Let's talk about sex
It's time for "the talk" 2.0. Unlike when you were younger and cornered by your mum in her car (just us?), you kinda know what you’re doing. However, just like when you were younger, discussing (in this case postpartum) sex can be awkward and not enough people are prepared to give you the honest facts. Well, that’s exactly what we’re going to do.
New mums and mums-to-be face enough pressure, you don’t need sex added to that list. So, we’re going to share all the lessons we’ve learnt - from listening to your needs, to the best lubes on the market, and the benefits of snogging - to help you slowly and steadily rediscover your sexuality.
What to expect from your body postpartum.
Irrespective of how you gave birth, having a child will have changed your body. You’ll most likely be breastfeeding or chestfeeding, which takes a huge toll on your energy levels. This process (while often incredibly rewarding) means that your estrogen levels are lower. Less estrogen equals a lower libido and less natural vaginal lubrication. Add this to the sleep deprivation that comes with a newborn and bed will be more on your mind than a bonk.
You could also be recovering from things like vaginal tearing or healing after a c-section, meaning you’ll be super sore in the affected areas and sex won’t be such a pleasurable experience. In fact, it’s important to note that sex will physically feel different when you do it again. 44% of women in an Irish study found sex to be more painful post-baby. But don’t worry, there are things you can do to make it feel fabulous again. We’ll give you some of our sex-pert advice a little later on.
What to expect from your mind postpartum.
The often overlooked factor. We’re all aware of the physical changes, but who’s talking to us about the emotional ones?
In an age of abs being everywhere you look on the internet, being a woman who’s just had a baby can be rubbish. You’re going to feel disconnected from your body. There are two reasons why this might be the case. One: you’re feeling “touched out”, where you’re overwhelmed by your baby’s constant need for your body. They need it to survive, so your partner wanting it for something else suddenly feels less important.
The second reason is the dreaded ‘s’ word: snapback. The idea that anyone would have the perfect post-pregnancy body in two weeks is BS. Unless you have millions of pounds and a team of experts, it’s not gonna happen. And why should it?
But the reality is that most women feel this pressure and it really does affect your confidence in the bedroom. Often people worry their partner mightn’t find them as attractive. Let your partner in on this, open up about your worries and you’ll find yourself connecting in ways that aren’t purely sexual.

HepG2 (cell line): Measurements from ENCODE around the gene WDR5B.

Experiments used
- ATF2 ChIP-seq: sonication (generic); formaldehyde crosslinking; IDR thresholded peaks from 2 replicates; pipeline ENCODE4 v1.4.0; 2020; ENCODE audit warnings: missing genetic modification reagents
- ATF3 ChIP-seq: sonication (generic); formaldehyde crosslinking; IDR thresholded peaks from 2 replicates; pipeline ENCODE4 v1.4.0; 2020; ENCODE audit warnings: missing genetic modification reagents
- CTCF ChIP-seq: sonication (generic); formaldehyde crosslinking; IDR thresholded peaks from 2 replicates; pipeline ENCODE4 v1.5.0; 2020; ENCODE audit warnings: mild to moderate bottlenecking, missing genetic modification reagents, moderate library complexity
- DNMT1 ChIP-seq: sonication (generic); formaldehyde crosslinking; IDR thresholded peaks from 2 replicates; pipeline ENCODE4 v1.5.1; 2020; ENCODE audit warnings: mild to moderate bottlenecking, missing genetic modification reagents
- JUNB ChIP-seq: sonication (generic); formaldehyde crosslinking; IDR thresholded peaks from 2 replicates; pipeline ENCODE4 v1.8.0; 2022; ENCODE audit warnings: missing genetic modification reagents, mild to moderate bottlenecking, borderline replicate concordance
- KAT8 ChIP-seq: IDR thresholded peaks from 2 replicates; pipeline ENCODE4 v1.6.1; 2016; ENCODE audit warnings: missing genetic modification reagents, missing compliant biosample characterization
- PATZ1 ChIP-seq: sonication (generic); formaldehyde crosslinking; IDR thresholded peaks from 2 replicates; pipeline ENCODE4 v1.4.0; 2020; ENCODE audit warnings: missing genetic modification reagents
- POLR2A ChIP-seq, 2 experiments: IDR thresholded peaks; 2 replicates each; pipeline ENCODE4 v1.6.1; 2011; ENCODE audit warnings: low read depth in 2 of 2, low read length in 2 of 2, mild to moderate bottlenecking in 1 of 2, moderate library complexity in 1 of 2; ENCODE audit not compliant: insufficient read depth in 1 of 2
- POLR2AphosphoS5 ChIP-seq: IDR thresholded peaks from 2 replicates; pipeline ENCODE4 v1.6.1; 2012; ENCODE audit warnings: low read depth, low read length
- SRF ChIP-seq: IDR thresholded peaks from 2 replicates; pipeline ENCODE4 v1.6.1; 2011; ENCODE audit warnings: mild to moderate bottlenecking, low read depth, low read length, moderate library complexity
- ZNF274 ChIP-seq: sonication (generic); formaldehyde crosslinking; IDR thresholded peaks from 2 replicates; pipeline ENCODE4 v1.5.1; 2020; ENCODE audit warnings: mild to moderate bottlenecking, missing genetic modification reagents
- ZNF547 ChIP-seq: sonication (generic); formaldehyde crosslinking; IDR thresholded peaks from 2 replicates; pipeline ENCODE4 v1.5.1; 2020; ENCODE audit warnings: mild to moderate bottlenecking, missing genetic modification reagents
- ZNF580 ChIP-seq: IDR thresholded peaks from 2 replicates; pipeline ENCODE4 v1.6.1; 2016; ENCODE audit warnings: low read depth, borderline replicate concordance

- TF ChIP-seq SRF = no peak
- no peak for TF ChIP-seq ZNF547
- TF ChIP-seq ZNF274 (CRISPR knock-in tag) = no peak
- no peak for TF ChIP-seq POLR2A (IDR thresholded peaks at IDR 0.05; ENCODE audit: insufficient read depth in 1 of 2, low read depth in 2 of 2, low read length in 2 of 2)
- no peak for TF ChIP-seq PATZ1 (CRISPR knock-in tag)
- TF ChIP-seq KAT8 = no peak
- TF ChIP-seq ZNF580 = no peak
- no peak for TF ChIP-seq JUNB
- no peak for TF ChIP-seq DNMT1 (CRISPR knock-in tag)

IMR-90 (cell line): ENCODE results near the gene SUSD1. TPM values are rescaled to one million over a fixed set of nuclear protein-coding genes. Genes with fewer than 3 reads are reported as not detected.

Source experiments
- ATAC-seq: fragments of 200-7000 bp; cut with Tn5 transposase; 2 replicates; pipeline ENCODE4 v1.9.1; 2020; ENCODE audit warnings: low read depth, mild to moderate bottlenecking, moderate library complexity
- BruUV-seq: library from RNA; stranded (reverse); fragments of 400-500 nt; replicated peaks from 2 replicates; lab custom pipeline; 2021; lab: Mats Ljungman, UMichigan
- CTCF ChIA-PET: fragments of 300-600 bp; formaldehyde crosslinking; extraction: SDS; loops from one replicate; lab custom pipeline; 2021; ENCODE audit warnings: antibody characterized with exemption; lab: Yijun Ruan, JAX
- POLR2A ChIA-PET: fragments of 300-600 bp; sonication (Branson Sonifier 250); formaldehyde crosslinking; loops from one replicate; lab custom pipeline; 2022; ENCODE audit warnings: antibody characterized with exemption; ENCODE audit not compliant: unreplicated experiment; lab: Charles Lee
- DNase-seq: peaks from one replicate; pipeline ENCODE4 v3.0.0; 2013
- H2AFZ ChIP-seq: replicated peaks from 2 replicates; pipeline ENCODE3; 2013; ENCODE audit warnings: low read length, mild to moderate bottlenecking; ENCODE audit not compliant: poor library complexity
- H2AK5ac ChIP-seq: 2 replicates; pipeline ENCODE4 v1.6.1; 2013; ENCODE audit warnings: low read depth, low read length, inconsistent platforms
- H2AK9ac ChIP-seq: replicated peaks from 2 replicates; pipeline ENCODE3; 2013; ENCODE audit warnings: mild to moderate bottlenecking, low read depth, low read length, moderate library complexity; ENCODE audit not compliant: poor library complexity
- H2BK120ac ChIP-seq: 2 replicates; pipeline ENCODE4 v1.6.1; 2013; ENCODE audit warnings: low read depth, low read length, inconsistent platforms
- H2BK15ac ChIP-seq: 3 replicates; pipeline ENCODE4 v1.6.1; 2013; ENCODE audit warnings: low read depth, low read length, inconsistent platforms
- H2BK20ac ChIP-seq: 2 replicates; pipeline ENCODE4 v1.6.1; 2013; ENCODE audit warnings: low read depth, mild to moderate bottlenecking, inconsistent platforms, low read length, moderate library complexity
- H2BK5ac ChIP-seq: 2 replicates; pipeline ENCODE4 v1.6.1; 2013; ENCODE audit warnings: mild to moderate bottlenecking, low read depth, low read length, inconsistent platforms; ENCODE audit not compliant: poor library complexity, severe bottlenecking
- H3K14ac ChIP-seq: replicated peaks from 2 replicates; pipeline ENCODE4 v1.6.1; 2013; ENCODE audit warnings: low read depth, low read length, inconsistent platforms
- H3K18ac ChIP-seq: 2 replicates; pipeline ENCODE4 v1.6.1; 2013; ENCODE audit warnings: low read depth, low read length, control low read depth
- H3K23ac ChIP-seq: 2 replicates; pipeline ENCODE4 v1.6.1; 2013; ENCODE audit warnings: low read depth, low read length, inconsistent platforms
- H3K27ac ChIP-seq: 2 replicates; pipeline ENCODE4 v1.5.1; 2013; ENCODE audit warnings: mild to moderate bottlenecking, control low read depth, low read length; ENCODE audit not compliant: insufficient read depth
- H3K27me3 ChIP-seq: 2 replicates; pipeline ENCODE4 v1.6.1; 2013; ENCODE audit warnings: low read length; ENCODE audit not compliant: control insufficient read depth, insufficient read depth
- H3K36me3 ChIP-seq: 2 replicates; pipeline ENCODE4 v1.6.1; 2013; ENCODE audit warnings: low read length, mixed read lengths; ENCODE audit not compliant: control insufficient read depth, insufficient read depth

The sex can then come (no pun intended) later. Try to appreciate what your body has done and slowly, steadily (and with a doctor’s permission) get into a routine of exercising, walking and having sex again at your own pace.
Getting down to it.
It’s going to be sore for the first few times. This will be the case for everyone. What’ll differ is when you’re feeling ready to try it. Doctors recommend waiting between four to six weeks. Some leave it longer, some can’t wait to get back at it. It’s all very individual but you should check with your doctor if you’re unsure.
However, when you are feeling ready here are a few things that will help:
A good lube, we recommend YES’ natural vaginal moisturiser.
Vaginal estrogen cream for extra moisture (vaginal dryness be gone!). Ask your doctor what they recommend.
Have a warm bath before having sex, the heat will relax and soothe your body making it ready for whatever.
Alternatively, if you experience stinging or pain after sex, try popping an icepack over your pants to reduce any swelling.
If you’re worried about your pelvic floor, you could invest in some Kegel weights. These ones from Boots are great.
Ease yourself into your renewed sexuality by trying mutual masturbation, oral, anal or simply kissing like teenagers again. All of this will help renew the emotional connection with your partner.
Speaking of the emotional connection, the focus doesn’t always have to be sexual. Anything from cuddling, massaging, making time to talk, laughing together, holding hands - will help you connect with the new versions of each other.
Karma Sutra, some of your old favourite positions might hit different after a baby so get experimental and find some new favourites. Nine tip: now’s all about slow, passionate and easy positions for tired parents.
There is NO normal!
We want to leave you with this final thought. It’s your body, your mind, your sexuality - only you can decide when the moment is right. Be open with your partner about how you’re feeling and take it each day at a time. Your time will *ahem* come. And when it does, use lube.